Author(s): Elvevg B, Goldberg TE
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Abstract Patients with schizophrenia exhibit an exceedingly wide range of symptoms from a variety of domains. The cardinal features are abnormal ideas (such as delusions); abnormal perceptions (such as hallucinations); formal thought disorder (as evidenced by disorganized speech); motor, volitional, and behavioral disorders; and emotional disorders (such as affective flattening or inappropriateness). In addition to these diverse, and sometimes bizarre symptoms, it has become increasingly apparent that the disorder is, to variable degrees, accompanied by a broad spectrum of cognitive impairments. This review addresses the question of whether the cognitive deficits seen in schizophrenic patients are the core features of the disorder. In other words, we explore whether schizophrenia is best characterized by symptoms or cognitive deficits (we suggest the latter) and moreover, whether there is a specific cognitive deficit profile that may assist in diagnosis. First, we discuss what the cognitive deficits are. Then we address in turn the reality, frequency, predictive validity, specificity, course and susceptibility to neuroleptic effects of these cognitive impairments. In brief, we argue that various cognitive deficits are enduring features of the schizophrenia illness, that they are not state-related and are not specific to subtypes of the illness, and, more specifically, that working memory and attention are characteristically impaired in patients with schizophrenia, irrespective of their level of intelligence. Last, we conclude that problems in these cognitive domains are at the very core of the dysfunction in this disease.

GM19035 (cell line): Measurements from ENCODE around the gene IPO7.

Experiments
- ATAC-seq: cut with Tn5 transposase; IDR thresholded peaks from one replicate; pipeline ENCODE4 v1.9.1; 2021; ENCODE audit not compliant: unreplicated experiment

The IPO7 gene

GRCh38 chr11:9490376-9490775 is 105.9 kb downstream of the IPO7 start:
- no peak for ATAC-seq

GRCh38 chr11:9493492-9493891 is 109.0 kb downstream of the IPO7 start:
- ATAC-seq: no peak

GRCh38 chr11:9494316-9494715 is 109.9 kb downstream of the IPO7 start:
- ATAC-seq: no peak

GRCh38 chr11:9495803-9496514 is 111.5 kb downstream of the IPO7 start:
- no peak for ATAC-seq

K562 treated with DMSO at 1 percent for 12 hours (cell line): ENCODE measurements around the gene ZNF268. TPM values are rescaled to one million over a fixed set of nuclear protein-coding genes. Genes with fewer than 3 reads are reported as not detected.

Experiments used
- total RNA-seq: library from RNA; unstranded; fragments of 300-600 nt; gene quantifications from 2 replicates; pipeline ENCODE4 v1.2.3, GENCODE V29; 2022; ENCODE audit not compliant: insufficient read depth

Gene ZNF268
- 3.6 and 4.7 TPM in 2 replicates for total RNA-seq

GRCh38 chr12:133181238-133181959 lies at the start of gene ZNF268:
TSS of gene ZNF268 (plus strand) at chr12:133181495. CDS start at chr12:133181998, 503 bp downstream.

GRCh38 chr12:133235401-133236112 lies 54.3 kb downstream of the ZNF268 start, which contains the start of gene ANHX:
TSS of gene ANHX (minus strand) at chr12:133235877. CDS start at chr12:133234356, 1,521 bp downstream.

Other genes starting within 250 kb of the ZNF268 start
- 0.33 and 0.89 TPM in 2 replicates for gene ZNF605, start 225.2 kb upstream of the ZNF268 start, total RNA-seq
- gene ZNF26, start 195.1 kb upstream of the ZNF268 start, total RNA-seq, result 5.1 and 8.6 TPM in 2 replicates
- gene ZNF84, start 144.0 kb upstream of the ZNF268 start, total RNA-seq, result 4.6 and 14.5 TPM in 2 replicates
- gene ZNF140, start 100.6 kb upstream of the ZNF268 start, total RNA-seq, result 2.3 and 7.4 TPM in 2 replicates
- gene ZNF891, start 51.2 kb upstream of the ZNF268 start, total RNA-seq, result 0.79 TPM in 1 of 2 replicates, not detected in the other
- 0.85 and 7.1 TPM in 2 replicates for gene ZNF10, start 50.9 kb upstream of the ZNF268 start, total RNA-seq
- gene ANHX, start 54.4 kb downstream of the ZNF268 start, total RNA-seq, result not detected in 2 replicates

This article was published in Crit Rev Neurobiol
and referenced in Abnormal and Behavioural Psychology